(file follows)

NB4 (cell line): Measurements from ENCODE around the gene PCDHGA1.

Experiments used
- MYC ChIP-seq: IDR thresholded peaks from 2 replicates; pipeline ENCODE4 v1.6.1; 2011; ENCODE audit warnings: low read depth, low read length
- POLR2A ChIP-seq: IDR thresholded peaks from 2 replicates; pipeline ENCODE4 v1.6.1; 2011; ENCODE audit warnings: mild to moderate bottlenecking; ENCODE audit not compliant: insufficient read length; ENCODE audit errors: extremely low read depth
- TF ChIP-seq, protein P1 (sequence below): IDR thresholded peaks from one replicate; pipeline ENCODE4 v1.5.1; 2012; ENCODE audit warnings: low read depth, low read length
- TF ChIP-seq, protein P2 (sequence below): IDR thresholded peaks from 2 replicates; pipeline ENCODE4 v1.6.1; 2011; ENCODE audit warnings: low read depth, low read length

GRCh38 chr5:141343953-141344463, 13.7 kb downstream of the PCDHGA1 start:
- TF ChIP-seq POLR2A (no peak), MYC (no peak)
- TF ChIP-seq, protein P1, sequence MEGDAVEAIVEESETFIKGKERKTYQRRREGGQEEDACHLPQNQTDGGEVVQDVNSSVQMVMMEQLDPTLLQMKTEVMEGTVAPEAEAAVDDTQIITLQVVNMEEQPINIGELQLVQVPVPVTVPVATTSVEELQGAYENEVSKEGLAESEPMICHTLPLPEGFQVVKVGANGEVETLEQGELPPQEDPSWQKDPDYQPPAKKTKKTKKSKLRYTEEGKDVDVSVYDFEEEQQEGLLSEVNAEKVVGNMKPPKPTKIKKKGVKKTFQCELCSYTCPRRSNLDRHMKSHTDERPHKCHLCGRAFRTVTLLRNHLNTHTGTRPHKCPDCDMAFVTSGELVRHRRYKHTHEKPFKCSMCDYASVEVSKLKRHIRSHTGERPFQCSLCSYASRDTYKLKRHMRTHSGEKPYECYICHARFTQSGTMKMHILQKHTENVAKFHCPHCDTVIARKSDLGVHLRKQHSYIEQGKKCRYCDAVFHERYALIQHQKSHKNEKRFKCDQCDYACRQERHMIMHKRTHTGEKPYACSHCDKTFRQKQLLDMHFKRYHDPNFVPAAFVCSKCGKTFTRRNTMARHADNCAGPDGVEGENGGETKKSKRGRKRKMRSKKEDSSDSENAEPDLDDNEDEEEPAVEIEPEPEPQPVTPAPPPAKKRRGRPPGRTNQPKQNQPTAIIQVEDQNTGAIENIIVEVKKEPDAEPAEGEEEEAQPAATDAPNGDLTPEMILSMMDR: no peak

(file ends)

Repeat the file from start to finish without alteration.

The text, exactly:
NB4 (cell line): Measurements from ENCODE around the gene PCDHGA1.

Experiments used
- MYC ChIP-seq: IDR thresholded peaks from 2 replicates; pipeline ENCODE4 v1.6.1; 2011; ENCODE audit warnings: low read depth, low read length
- POLR2A ChIP-seq: IDR thresholded peaks from 2 replicates; pipeline ENCODE4 v1.6.1; 2011; ENCODE audit warnings: mild to moderate bottlenecking; ENCODE audit not compliant: insufficient read length; ENCODE audit errors: extremely low read depth
- TF ChIP-seq, protein P1 (sequence below): IDR thresholded peaks from one replicate; pipeline ENCODE4 v1.5.1; 2012; ENCODE audit warnings: low read depth, low read length
- TF ChIP-seq, protein P2 (sequence below): IDR thresholded peaks from 2 replicates; pipeline ENCODE4 v1.6.1; 2011; ENCODE audit warnings: low read depth, low read length

GRCh38 chr5:141343953-141344463, 13.7 kb downstream of the PCDHGA1 start:
- TF ChIP-seq POLR2A (no peak), MYC (no peak)
- TF ChIP-seq, protein P1, sequence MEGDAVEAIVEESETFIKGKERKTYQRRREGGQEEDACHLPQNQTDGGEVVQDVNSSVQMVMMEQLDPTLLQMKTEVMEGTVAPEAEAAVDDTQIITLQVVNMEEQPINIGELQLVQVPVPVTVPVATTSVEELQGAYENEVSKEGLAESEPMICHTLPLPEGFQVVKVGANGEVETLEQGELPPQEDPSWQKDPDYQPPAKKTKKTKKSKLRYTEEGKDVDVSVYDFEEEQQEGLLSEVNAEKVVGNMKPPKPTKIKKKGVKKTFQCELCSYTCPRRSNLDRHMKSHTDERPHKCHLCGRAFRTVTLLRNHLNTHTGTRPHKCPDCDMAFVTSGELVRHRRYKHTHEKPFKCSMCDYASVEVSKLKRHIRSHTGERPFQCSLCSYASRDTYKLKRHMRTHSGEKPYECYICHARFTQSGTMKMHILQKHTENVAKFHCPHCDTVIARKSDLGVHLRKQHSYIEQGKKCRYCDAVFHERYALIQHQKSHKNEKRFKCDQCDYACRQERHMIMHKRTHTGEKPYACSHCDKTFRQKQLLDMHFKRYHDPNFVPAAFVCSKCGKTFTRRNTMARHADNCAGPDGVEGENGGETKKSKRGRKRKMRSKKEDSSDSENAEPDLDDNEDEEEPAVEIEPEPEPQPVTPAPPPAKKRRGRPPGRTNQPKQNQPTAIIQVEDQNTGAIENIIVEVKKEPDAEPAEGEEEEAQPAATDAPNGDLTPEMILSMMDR: no peak